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Psychosomatics. 2017 Jul - Aug;58(4):355-363. doi: 10.1016/j.psym.2017.03.006. Epub 2017 Mar 15.

Development of the Vanderbilt Assessment for Delirium in Infants and Children to Standardize Pediatric Delirium Assessment By Psychiatrists.

Author information

1
Department of Psychiatry, Monroe Carell Children's Hospital, Vanderbilt University Medical Center, Nashville, TN; Department of Psychiatry, Morgan Stanley Children's Hospital, New York-Presbyterian, Columbia University, New York, NY. Electronic address: mg3569@cumc.columbia.edu.
2
Department of Anesthesiology, Monroe Carell Children's Hospital, Vanderbilt University Medical Center, Nashville, TN; Department of Pediatrics, Monroe Carell Children's Hospital, Vanderbilt University Medical Center, Nashville, TN.
3
National Institutes of Health, National Institute of Mental Health, Bethesda, MD.
4
Weill Cornell Medical Center, New York-Presbyterian, Cornell University, New York, NY.
5
Department of Psychiatry, Arkansas Children's Hospital, University of Arkansas for Medical Science, Little Rock, AK.
6
Department of Psychiatry, The Hospital for Sick Children, University of Toronto, Toronto, Ontario, Canada.
7
Department of Psychiatry, Boston Children's Hospital, Harvard University, Boston, MA.
8
Department of Psychiatry, Primary Children's Hospital, University of Utah, Salt Lake City, UT.
9
Department of Psychiatry and Behavioral Sciences, Phoenix Children's Hospital, University of Arizona, Phoenix, AZ.
10
Pediatric Hospice and Palliative Medicine, Children's Hospital of Philadelphia, Philadelphia, PA.
11
Department of Anesthesiology, Monroe Carell Children's Hospital, Vanderbilt University Medical Center, Nashville, TN.
12
Department of Psychiatry, Monroe Carell Children's Hospital, Vanderbilt University Medical Center, Nashville, TN.

Abstract

BACKGROUND:

Pediatric delirium assessment is complicated by variations in baseline language and cognitive skills, impairment during illness, and absence of pediatric-specific modifiers within the Diagnostic and Statistical Manual of Mental Disorders delirium criterion.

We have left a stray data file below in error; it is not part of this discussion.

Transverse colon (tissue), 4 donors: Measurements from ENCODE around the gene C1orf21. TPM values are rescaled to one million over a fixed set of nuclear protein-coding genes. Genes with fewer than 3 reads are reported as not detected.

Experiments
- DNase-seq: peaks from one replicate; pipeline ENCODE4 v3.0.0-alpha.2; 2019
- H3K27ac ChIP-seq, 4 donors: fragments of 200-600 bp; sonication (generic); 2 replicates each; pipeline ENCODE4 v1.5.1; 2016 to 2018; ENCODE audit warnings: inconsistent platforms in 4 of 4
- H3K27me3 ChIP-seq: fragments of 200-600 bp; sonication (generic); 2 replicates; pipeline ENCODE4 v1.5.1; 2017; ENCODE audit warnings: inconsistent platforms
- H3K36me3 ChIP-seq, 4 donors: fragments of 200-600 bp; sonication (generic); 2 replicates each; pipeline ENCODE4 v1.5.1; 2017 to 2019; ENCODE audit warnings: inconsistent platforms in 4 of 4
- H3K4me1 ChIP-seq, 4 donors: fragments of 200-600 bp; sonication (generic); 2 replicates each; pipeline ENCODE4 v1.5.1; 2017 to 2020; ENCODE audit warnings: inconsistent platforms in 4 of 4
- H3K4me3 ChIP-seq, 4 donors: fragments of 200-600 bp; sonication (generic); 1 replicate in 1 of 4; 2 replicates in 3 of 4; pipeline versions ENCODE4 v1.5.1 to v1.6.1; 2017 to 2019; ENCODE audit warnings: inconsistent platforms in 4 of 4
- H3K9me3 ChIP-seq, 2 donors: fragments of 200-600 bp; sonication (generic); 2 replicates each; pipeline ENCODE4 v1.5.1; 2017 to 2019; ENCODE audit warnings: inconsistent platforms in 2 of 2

OBJECTIVE:

To develop a standardized approach to pediatric delirium assessment by psychiatrists.

METHODS:

A multidisciplinary group of clinicians used Diagnostic and Statistical Manual criterion as the foundation for the Vanderbilt Assessment for Delirium in Infants and Children (VADIC). Pediatric-specific modifiers were integrated into the delirium criterion, including key developmental and assessment variations for children. The VADIC was used in clinical practice to prospectively assess critically ill infants and children. The VADIC was assessed for content validity by the American Academy of Child and Adolescent Psychiatry Delirium Special Interest Group.

RESULTS:

The American Academy of Child and Adolescent Psychiatry-Delirium Special Interest Group determined that the VADIC demonstrated high content validity. The VADIC (1) preserved the core Diagnostic and Statistical Manual delirium criterion, (2) appropriately paired interactive assessments with key criterion based on development, and (3) addressed confounders for delirium. A cohort of 300 patients with a median age of 20 months was assessed for delirium using the VADIC. Delirium prevalence was 47%.

CONCLUSION:

The VADIC provides a comprehensive framework to standardize pediatric delirium assessment by psychiatrists. The need for consistency in both delirium education and diagnosis is highlighted given the high prevalence of pediatric delirium.

KEYWORDS:

assessment; delirium; education; pediatric; psychiatry; teaching methods

PMID:
28506544
PMCID:
PMC5482775
DOI:
10.1016/j.psym.2017.03.006
[Indexed for MEDLINE]
Free PMC Article

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